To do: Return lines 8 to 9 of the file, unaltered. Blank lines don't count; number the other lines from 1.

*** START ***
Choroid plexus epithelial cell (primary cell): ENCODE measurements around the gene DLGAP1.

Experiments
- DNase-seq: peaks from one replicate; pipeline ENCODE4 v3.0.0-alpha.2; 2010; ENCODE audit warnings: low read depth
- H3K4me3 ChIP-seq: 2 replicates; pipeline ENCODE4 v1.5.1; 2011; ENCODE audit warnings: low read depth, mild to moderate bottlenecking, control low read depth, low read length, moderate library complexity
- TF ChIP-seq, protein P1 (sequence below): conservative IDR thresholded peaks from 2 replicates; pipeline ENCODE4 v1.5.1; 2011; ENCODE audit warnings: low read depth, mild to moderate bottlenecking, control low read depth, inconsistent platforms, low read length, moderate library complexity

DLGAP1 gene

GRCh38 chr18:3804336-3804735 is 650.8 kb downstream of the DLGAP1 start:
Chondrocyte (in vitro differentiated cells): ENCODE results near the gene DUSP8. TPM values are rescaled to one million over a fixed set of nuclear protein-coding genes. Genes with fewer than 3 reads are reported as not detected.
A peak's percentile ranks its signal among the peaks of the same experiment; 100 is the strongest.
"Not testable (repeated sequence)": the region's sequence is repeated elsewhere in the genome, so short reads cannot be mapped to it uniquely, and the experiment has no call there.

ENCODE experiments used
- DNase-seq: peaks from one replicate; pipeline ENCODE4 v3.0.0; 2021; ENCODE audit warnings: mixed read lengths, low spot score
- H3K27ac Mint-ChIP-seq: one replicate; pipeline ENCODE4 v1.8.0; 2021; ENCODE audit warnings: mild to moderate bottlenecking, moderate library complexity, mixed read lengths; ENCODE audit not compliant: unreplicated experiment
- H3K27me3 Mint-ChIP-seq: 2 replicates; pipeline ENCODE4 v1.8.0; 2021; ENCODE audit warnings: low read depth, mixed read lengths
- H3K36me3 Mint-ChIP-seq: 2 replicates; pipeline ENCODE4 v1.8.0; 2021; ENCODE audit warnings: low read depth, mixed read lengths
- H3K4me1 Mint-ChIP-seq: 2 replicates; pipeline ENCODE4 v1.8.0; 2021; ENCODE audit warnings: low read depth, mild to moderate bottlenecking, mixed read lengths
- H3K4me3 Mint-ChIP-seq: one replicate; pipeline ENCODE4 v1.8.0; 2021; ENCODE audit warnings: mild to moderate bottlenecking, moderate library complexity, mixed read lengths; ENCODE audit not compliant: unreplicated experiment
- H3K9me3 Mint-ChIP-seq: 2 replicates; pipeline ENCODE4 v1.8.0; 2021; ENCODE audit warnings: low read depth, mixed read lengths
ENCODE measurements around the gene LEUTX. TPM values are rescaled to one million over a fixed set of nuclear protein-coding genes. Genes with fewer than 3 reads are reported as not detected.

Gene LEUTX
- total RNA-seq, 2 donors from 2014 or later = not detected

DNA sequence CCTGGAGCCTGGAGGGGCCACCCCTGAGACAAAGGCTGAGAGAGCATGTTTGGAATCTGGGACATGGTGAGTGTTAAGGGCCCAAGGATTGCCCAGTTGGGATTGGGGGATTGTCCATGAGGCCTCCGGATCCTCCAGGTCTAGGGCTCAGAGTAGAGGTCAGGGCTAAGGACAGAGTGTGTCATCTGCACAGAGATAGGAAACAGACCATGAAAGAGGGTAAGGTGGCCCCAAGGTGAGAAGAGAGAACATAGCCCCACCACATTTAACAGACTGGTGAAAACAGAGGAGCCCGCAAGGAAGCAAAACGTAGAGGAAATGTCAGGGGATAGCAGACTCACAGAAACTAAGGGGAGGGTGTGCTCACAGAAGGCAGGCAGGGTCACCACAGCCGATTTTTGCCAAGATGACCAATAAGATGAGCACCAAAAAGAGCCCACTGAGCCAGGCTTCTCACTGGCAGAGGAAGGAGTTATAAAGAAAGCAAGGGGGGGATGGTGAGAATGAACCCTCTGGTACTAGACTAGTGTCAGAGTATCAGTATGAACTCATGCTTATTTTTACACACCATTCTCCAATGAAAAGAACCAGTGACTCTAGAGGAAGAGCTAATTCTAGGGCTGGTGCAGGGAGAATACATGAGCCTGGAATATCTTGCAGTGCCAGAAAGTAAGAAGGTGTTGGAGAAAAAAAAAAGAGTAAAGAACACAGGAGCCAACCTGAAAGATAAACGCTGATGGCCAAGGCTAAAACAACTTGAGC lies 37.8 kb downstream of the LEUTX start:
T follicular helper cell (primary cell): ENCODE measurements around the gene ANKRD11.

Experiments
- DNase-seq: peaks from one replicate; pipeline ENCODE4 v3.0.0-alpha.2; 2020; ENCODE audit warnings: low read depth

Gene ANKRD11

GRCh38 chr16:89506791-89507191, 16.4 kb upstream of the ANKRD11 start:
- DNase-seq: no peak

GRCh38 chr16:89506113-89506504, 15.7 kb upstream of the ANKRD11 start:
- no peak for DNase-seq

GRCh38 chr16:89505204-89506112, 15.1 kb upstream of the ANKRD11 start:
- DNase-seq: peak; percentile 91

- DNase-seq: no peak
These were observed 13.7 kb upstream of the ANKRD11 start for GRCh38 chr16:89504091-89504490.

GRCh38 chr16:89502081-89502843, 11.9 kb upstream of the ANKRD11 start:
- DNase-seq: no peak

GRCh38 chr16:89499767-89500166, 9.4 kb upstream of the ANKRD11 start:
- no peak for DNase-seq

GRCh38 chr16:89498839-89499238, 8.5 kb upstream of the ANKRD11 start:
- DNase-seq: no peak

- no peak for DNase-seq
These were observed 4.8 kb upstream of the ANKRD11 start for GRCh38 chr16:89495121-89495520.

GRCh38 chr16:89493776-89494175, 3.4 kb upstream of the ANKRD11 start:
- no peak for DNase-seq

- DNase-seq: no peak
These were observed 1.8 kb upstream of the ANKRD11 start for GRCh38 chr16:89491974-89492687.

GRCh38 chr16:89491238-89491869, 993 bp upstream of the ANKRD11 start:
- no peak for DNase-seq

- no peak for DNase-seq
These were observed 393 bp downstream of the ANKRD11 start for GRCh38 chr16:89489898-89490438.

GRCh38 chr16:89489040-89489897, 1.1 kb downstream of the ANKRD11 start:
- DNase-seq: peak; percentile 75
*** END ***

Chondrocyte (in vitro differentiated cells): ENCODE results near the gene DUSP8. TPM values are rescaled to one million over a fixed set of nuclear protein-coding genes. Genes with fewer than 3 reads are reported as not detected.
A peak's percentile ranks its signal among the peaks of the same experiment; 100 is the strongest.